On 13 March, after much anticipation, the leaders of America’s Sea Services—Chief of Naval Operations Admiral Jonathan W. Greenert, Marine Corps Commandant General Joseph F. Dunford Jr., and Coast Guard Commandant Admiral Paul F. Zukunft—released the nation’s new maritime strategy. Unlike its 2007 predecessor, this document is more specific in listing potential threats to the global maritime commons, including China’s naval expansion into the Pacific and Indian Oceans, which “presents challenges when it employs force or intimidation against other sovereign nations to assert territorial claims.” This in turn, it warns, “contributes to tension and instability, potentially leading to miscalculation or even escalation.”
One of the main instruments China uses to try to enforce these claims is its growing coast guard fleet. So much of the discussion among Western naval analysts has focused on Beijing’s ambitious aspirations to wield a Great Power–worthy force replete with carriers, subsurface assets, and so on. But in the meantime the People’s Republic has, at an almost astonishingly accelerated tempo, managed to create the world’s largest coast guard, as Ryan Martinson of the China Maritime Studies Institute reports in his eye-opening article. Largely composed of vessels from various state maritime-law enforcement agencies, this “second navy” is being enthusiastically deployed by the Chinese as a form of aggressive “patrol-boat diplomacy” in one territorially disputed area after another. Unlike the U.S. Coast Guard, China’s version has been labeled by some observers, such as former deputy chief of staff for intelligence at U.S. Pacific Fleet, retired Navy Captain Jim Fanell, as nothing more than a “full-time harassment organization.”
But be sure that China is not ignoring its blue-water capabilities. Although details of the People’s Liberation Army Navy’s (PLAN) conventional submarine force are relatively well documented, not much is known about the capabilities of its recently developed nuclear-attack submarines (SSNs). Professor Lyle Goldstein went straight to the source—in this case, Chinese naval magazines—to learn if the reported presence of a Chinese SSN in the Indian Ocean a year ago suggests “a new era in Chinese naval power projection” or a program “plagued by difficulties.” Drawing from recent articles by Chinese naval analysts, Dr. Goldstein examines the differences between the first-generation Type 091 submarine and the second-generation Type 093 SSN, as well as the concern that the latter has much room for improvement. Reassuring revelations aside, Goldstein concludes, “Today, a dangerous momentum is developing in the nascent undersea rivalry between China and the United States. . . . For its part, Washington should also attempt to ease the tensions fueling undersea rivalry, since the threat perception in China with respect to the U.S. Navy submarine force is now acute.”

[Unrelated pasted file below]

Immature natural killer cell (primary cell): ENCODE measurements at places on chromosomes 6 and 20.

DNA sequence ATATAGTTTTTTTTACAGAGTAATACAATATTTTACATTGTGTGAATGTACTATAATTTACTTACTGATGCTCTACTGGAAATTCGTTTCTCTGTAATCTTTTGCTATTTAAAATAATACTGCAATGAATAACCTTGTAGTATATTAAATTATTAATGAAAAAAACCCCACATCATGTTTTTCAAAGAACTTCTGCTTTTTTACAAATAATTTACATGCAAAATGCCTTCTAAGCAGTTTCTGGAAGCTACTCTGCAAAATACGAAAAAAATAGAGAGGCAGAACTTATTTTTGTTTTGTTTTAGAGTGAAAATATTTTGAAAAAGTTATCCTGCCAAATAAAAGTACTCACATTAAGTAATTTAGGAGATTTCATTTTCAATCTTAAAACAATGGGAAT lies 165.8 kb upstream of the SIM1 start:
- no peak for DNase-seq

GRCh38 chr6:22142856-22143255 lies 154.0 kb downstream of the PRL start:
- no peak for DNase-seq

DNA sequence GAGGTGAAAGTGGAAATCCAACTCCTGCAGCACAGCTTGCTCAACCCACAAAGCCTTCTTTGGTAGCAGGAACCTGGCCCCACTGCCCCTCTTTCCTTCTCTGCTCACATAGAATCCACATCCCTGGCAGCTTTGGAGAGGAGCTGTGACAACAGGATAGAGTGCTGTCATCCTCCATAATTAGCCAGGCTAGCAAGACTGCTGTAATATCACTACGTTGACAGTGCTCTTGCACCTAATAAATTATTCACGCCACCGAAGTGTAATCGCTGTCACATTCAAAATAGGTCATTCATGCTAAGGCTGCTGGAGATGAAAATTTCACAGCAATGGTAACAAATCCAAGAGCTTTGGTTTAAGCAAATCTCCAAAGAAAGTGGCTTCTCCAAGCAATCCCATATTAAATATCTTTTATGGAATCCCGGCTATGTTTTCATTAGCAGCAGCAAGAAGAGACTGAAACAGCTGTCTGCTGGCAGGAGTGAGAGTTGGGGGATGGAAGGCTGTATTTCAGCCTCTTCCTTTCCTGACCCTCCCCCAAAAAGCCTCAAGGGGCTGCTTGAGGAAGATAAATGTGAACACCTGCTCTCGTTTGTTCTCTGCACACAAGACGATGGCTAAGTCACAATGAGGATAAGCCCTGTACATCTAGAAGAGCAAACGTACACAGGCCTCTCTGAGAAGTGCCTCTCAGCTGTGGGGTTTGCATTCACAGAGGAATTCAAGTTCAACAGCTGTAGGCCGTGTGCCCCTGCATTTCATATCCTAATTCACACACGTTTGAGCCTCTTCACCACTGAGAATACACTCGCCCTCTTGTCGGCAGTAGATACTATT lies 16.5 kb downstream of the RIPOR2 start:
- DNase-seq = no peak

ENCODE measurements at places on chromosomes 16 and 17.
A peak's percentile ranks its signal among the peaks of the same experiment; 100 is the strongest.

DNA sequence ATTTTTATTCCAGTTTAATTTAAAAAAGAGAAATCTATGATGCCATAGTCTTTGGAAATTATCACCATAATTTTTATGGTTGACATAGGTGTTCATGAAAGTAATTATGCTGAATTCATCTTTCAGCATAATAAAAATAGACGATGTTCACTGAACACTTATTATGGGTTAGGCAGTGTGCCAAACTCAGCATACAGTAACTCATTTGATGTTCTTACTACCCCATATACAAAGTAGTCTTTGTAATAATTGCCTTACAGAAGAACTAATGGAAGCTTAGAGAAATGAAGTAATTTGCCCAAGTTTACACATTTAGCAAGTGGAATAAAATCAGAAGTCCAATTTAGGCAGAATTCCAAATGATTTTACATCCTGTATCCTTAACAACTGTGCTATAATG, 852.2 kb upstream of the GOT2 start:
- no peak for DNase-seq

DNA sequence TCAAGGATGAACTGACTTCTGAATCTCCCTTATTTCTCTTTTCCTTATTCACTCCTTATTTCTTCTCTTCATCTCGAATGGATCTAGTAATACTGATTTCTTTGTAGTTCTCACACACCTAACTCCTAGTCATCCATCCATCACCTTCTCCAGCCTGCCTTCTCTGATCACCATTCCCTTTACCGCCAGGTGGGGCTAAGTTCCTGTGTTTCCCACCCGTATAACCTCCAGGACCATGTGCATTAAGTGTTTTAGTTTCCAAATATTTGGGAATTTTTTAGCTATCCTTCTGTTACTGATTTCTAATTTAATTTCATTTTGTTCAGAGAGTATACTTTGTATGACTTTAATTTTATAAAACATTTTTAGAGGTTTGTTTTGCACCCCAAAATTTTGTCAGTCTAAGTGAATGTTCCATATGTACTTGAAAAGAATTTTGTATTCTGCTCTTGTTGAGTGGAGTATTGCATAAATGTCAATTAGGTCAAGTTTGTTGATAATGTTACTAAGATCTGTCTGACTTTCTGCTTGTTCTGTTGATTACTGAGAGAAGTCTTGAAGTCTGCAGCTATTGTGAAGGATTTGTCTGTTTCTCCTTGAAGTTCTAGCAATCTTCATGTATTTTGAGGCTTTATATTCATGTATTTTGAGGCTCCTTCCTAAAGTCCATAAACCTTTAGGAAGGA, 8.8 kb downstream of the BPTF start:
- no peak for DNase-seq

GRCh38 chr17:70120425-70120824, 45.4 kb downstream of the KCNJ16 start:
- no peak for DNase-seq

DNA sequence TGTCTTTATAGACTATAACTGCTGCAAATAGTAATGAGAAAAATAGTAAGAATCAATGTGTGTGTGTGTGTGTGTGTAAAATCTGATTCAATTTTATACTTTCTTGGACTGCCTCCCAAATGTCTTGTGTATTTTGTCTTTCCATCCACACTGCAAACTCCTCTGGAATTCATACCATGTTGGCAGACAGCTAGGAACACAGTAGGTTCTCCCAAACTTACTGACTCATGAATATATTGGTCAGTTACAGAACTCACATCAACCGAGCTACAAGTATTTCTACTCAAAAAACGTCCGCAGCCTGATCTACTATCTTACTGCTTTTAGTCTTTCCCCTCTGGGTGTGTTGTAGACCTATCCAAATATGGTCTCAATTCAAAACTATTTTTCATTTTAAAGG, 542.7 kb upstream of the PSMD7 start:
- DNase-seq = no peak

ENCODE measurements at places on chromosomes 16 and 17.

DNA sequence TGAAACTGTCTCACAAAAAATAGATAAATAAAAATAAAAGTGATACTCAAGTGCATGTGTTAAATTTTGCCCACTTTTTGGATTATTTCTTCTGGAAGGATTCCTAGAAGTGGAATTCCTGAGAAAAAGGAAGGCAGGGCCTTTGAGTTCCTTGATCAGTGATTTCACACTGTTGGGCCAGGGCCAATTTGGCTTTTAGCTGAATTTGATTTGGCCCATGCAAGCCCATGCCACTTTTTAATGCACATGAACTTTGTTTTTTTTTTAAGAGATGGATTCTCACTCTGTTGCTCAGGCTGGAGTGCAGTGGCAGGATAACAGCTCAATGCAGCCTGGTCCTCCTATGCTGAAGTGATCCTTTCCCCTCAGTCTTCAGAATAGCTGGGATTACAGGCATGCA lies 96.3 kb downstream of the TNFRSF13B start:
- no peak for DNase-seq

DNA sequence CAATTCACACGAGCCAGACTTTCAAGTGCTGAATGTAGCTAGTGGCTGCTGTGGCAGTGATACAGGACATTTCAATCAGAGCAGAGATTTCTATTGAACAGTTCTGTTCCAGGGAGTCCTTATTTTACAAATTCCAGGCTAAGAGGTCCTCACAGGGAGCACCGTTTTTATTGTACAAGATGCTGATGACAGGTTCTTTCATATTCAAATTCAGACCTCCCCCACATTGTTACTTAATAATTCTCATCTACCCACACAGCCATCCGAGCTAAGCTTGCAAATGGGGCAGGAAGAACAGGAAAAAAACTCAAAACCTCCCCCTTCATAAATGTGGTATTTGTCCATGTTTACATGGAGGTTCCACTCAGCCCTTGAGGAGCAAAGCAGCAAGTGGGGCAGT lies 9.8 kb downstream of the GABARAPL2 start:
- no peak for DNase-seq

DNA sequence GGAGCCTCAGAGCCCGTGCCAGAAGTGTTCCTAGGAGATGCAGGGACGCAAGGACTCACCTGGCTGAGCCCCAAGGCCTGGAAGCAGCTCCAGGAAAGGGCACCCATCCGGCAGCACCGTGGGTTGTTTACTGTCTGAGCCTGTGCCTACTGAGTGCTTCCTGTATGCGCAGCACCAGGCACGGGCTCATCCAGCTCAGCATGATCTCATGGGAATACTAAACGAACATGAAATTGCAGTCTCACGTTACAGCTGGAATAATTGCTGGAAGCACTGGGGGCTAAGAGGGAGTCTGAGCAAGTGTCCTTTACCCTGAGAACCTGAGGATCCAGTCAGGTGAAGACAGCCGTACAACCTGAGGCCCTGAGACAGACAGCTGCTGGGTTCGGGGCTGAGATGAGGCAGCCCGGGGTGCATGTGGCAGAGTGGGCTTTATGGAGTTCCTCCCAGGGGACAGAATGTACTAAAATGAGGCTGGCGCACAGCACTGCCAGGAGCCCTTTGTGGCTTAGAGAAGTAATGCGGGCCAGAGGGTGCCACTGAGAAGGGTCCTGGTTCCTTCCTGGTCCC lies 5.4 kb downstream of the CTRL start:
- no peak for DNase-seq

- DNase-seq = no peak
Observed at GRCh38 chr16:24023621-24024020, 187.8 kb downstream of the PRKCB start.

China is also expanding its abilities in the cyber realm. Shannon Knight provides a review of Chinese writings on cyber warfare that reveals thoughtful discussions of foreign cyber programs, especially those of the United States. Although Chinese cyber-security experts acknowledge that the United States currently holds an advantage in this area, they predict a future shift in power and “view cyberspace as a domain holding promise for a progressive transfer of power from hegemons to emerging nations.” For the United States to maintain its edge in this field, the author calls for continued research and funding, the safeguarding of cyber technologies, and a fresh understanding of Chinese cyberspace views.
The increasing friction in the contested waters of the Pacific makes it even more imperative to try to work with China. With the U.S. Navy and the PLAN operating near each other in the region, these services face an increased likelihood of at-sea encounters, explains Captain Dale Rielage. Therefore, it’s vital to build political and operational trust. Progress was achieved on this front with the PLAN’s participation in RIMPAC 2014, which followed a year of unprecedented engagement between the U.S. and Chinese navies. “Engaging the PLAN is a worthy effort,” the author explains. “The reality is that we will encounter the PLAN across the globe. Clear discussion as to what is and is not achievable in our interactions is essential to ensure our planning and the advice we provide political leadership is realistic.”
Another avenue for engagement is in response to humankind’s common foe—natural disasters. As Japan Maritime Self-Defense Force Captain Takuya Shimodaira reminds us, therein lies the foundation for a cooperative approach in the South China Sea. In the wake of devastation, arguments over who controls this or that piece of oceanic real estate fade in importance as the exigencies of humanitarian aid and disaster relief (HA/DR) come to the fore. With its firmly ingrained experience in dealing with calamitous natural events, Japan is optimally positioned to take the lead in such cooperative HA/DR training and execution—a program that must include China in the fraternity of nations allied against the elements.
Paul Merzlak, Editor-in-Chief